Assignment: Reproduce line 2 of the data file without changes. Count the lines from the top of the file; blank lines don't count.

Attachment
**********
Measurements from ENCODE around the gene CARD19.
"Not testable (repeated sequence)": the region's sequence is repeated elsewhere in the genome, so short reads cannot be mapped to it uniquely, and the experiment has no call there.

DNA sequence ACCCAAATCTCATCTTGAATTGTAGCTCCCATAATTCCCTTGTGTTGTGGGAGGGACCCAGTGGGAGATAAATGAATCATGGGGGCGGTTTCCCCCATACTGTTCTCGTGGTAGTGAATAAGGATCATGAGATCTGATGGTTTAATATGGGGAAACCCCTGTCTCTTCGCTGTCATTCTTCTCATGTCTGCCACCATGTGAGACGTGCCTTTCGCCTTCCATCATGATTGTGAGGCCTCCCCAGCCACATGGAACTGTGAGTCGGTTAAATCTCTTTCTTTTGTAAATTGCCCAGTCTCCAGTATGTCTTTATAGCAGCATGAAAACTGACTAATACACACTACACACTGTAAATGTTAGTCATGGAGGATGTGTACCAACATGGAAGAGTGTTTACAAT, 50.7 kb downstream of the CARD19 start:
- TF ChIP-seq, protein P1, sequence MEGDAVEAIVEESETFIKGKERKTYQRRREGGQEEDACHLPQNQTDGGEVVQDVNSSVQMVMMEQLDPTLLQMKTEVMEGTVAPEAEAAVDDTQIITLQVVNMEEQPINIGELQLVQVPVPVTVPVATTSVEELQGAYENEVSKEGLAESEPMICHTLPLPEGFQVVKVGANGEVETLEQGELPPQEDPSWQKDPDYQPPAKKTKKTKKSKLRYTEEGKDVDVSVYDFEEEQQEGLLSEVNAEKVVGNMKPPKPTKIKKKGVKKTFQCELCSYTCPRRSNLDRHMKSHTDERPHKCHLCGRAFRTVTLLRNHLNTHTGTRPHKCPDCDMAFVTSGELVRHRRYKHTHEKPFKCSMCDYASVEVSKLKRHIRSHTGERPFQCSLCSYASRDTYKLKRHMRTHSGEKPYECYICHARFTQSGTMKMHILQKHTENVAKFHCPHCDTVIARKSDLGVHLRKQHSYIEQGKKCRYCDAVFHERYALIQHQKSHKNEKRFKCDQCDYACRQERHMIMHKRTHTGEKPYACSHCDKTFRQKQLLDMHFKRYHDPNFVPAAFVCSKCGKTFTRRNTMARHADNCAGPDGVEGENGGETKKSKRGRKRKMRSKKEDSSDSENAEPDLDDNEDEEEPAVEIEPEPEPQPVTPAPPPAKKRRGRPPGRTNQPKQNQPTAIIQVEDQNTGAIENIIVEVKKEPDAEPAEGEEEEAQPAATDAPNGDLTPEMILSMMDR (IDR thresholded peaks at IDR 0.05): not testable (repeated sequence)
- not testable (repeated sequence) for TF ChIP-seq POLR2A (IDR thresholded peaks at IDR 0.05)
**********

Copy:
"Not testable (repeated sequence)": the region's sequence is repeated elsewhere in the genome, so short reads cannot be mapped to it uniquely, and the experiment has no call there.